All this leads to the conclusion that a confrontational relationship with India in the longer term would be self-destructive. All the gains that are supposed to accrue from improved relations with China and other major powers as a consequence could be diluted.

The establishment’s dominance in influencing policy towards India complicates matters. On the one hand, the military’s preoccupation with fighting on multiple fronts detracts from opening another one with India. But the establishment is also fiercely opposed to Nawaz Sharif making any significant overtures towards normalisation. Its only interest is that the relations remain at a tactical level where there is no war and no peace, a situation that in the long term is untenable. In fact, its reaction to Nawaz Sharif’s peace initiatives in the first year of his assuming office were so strong that it would not have hesitated in destabilising the government if he had unilaterally continued on that path. The earlier moves by Nawaz Sharif to grant the MFN status to India were looked at with great disdain and blocked. As of now, there is a common perception that narrow institutional interests are a major impediment for Nawaz Sharif to proceed on a conciliatory path with India. In such a situation, the Indian leadership perhaps, considers it futile to respond to the prime minister’s overtures when it knows that it is not him but the establishment that dictates relations with India and is blocking any initiatives towards moving forward. The previous Congress government in India advanced a similar argument to maintain the stalemate.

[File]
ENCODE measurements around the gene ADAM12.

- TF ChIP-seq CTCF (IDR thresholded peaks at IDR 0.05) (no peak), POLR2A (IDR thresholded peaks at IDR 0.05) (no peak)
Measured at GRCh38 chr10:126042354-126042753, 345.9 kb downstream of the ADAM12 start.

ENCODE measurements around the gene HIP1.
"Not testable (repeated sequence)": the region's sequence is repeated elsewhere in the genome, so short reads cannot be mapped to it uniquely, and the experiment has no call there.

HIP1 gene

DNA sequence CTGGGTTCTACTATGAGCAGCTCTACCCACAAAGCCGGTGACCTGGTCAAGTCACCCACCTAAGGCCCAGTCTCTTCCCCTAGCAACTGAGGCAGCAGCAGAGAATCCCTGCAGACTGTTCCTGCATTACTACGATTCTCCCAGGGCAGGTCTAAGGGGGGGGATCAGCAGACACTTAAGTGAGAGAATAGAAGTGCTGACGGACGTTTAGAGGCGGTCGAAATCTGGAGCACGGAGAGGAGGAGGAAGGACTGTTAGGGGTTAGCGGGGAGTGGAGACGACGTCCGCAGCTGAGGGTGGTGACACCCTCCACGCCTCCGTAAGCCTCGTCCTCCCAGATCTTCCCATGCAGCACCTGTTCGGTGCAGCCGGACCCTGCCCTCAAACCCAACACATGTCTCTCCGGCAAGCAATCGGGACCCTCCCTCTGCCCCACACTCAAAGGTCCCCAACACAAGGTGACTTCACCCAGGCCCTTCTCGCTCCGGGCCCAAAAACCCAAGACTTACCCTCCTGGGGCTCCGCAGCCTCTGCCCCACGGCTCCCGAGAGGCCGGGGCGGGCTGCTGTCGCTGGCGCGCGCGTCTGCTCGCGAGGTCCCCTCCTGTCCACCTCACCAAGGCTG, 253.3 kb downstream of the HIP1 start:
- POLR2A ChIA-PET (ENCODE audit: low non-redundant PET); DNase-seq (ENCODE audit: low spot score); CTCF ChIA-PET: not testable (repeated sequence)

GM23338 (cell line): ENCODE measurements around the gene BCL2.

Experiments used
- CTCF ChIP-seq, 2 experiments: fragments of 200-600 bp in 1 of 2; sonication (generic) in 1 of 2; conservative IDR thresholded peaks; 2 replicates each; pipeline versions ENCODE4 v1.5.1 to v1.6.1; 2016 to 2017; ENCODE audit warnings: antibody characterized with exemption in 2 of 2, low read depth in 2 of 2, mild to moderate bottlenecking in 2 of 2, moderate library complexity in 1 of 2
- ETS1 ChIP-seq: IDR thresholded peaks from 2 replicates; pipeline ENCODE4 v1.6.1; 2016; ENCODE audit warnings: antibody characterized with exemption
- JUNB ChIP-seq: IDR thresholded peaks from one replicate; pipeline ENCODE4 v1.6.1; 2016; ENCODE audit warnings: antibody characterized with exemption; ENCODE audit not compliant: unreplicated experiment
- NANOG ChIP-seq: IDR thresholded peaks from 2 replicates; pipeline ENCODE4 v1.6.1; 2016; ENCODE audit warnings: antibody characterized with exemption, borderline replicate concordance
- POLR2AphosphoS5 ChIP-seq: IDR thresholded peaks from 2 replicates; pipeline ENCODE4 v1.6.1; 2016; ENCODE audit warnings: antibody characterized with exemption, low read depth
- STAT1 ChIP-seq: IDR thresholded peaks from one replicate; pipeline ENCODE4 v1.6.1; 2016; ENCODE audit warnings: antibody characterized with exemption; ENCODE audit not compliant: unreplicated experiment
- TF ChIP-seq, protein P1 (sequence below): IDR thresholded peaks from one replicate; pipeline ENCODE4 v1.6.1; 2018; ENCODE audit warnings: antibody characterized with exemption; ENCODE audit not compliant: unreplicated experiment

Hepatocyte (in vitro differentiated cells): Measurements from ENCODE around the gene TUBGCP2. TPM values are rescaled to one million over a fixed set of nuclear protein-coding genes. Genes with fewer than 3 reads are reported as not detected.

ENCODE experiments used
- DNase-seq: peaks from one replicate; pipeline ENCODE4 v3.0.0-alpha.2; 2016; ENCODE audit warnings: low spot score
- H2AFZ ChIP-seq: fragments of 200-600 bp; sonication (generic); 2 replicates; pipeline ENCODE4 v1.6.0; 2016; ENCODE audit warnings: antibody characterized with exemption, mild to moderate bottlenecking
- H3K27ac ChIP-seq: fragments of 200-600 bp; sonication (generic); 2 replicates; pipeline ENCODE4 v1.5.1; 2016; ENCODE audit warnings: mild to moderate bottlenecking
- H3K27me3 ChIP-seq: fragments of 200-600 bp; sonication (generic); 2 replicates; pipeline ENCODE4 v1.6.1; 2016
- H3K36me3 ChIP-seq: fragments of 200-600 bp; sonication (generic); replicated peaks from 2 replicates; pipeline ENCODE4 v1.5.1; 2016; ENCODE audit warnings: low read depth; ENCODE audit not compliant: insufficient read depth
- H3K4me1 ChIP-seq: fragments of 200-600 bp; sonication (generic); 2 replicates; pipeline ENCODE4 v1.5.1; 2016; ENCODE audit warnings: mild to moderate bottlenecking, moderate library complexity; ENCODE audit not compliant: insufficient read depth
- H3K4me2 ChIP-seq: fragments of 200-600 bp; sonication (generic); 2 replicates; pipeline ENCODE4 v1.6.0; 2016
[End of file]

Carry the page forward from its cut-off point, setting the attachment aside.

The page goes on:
Relations with India, apart from having a direct impact on regional peace and economic progress, also directly influence civil-military relations in the negative. Modi takes full advantage of this by maligning Pakistan for the dysfunctional civil-military relations and uses these as a cover for his hard policy towards Pakistan. What is generally overlooked is that this hard position enables India to keep suppressing the Kashmiris. The international community looks the other way as the commercial and strategic interests of the West take precedence over human rights and universal principles of justice. On the contrary, in Pakistan, the beneficiaries of New Delhi’s belligerence are the jihadi groups. They widen their support base by highlighting India’s injustices in Kashmir. In both scenarios, it is Pakistan that is at a loss as the jihadi elements are destabilising it internally and projecting a negative image of the country internationally.

Improvement in India-Pakistan relations can be a game-changer for Pakistan and the region. This will require a qualitative change in mindset and policies, which regrettably as of now, are not on the horizon.

Published in The Express Tribune, May 6th,  2015.

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meshuga | 6 years ago | Reply @lancersboy: You seem like a young innocent chap who probably believes in the tooth fairy and the Easter bunny. Read newspapers from Pakistan and elsewhere for the past 60 some year, and you will see the same accusations from different beloved COAS and FO. Remember Rehman Malik and Musharraf? They were believable and convincing! It is part of the narrative: "Outsiders are behind all our problems".
meshuga | 6 years ago | Reply While I enjoy reading Mr. Masood's opinions generally, this one was like revisiting Groundhog Day. Been there, read that.